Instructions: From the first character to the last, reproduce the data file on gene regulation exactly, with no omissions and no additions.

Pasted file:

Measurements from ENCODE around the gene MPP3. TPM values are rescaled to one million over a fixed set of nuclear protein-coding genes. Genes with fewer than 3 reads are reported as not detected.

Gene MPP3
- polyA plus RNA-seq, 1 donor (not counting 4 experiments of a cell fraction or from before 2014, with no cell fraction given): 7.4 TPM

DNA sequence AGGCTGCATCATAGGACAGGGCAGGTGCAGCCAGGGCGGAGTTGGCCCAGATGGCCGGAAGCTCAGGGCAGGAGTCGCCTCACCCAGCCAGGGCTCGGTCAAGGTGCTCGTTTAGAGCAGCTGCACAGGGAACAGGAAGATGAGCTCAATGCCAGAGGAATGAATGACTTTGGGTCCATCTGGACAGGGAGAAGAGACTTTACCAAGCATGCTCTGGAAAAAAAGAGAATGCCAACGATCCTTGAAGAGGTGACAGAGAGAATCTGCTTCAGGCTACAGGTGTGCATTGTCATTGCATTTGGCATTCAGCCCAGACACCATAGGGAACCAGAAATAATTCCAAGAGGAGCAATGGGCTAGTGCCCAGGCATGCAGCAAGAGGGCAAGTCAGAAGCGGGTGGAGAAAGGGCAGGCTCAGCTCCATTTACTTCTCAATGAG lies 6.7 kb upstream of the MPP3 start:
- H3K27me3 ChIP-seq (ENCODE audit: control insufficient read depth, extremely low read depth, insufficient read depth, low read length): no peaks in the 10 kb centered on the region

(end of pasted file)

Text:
Measurements from ENCODE around the gene MPP3. TPM values are rescaled to one million over a fixed set of nuclear protein-coding genes. Genes with fewer than 3 reads are reported as not detected.

Gene MPP3
- polyA plus RNA-seq, 1 donor (not counting 4 experiments of a cell fraction or from before 2014, with no cell fraction given): 7.4 TPM

DNA sequence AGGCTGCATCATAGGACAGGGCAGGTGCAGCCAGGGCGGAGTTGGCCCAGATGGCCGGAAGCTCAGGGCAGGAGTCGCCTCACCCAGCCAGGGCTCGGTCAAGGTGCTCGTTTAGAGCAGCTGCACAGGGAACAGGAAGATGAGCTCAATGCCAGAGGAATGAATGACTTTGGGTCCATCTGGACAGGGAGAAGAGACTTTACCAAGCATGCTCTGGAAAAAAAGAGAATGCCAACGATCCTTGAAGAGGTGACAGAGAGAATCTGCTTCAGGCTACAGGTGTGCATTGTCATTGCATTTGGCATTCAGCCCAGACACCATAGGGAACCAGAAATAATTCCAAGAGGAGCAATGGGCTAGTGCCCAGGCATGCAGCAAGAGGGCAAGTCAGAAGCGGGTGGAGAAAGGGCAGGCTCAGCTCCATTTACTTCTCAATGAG lies 6.7 kb upstream of the MPP3 start:
- H3K27me3 ChIP-seq (ENCODE audit: control insufficient read depth, extremely low read depth, insufficient read depth, low read length): no peaks in the 10 kb centered on the region